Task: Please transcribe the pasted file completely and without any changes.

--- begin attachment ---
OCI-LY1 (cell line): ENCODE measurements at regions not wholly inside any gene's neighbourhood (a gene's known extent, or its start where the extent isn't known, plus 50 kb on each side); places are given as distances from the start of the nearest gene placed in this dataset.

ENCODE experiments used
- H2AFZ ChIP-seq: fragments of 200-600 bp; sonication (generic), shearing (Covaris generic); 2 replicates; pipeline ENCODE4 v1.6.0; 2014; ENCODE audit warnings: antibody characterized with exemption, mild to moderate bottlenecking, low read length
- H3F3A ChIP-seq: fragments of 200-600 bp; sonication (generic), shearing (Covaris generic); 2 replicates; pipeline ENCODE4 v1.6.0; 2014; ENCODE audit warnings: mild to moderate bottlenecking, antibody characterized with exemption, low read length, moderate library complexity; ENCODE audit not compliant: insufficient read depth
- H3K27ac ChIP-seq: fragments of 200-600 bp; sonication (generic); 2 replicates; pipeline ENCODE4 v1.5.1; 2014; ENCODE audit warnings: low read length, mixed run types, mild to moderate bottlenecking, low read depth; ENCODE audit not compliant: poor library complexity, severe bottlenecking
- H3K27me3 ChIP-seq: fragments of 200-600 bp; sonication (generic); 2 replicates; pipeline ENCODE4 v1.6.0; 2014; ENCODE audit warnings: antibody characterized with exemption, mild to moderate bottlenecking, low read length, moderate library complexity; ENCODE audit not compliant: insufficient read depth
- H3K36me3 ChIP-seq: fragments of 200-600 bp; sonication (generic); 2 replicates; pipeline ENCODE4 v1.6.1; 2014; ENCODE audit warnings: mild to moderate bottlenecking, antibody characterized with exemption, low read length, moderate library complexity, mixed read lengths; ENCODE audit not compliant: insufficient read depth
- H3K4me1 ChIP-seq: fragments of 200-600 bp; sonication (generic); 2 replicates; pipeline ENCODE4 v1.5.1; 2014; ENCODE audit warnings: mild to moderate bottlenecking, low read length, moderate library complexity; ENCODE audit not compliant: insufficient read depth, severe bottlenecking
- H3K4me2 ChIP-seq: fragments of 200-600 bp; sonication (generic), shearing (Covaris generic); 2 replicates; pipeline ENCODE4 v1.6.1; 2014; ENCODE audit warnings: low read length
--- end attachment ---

OCI-LY1 (cell line): ENCODE measurements at regions not wholly inside any gene's neighbourhood (a gene's known extent, or its start where the extent isn't known, plus 50 kb on each side); places are given as distances from the start of the nearest gene placed in this dataset.

ENCODE experiments used
- H2AFZ ChIP-seq: fragments of 200-600 bp; sonication (generic), shearing (Covaris generic); 2 replicates; pipeline ENCODE4 v1.6.0; 2014; ENCODE audit warnings: antibody characterized with exemption, mild to moderate bottlenecking, low read length
- H3F3A ChIP-seq: fragments of 200-600 bp; sonication (generic), shearing (Covaris generic); 2 replicates; pipeline ENCODE4 v1.6.0; 2014; ENCODE audit warnings: mild to moderate bottlenecking, antibody characterized with exemption, low read length, moderate library complexity; ENCODE audit not compliant: insufficient read depth
- H3K27ac ChIP-seq: fragments of 200-600 bp; sonication (generic); 2 replicates; pipeline ENCODE4 v1.5.1; 2014; ENCODE audit warnings: low read length, mixed run types, mild to moderate bottlenecking, low read depth; ENCODE audit not compliant: poor library complexity, severe bottlenecking
- H3K27me3 ChIP-seq: fragments of 200-600 bp; sonication (generic); 2 replicates; pipeline ENCODE4 v1.6.0; 2014; ENCODE audit warnings: antibody characterized with exemption, mild to moderate bottlenecking, low read length, moderate library complexity; ENCODE audit not compliant: insufficient read depth
- H3K36me3 ChIP-seq: fragments of 200-600 bp; sonication (generic); 2 replicates; pipeline ENCODE4 v1.6.1; 2014; ENCODE audit warnings: mild to moderate bottlenecking, antibody characterized with exemption, low read length, moderate library complexity, mixed read lengths; ENCODE audit not compliant: insufficient read depth
- H3K4me1 ChIP-seq: fragments of 200-600 bp; sonication (generic); 2 replicates; pipeline ENCODE4 v1.5.1; 2014; ENCODE audit warnings: mild to moderate bottlenecking, low read length, moderate library complexity; ENCODE audit not compliant: insufficient read depth, severe bottlenecking
- H3K4me2 ChIP-seq: fragments of 200-600 bp; sonication (generic), shearing (Covaris generic); 2 replicates; pipeline ENCODE4 v1.6.1; 2014; ENCODE audit warnings: low read length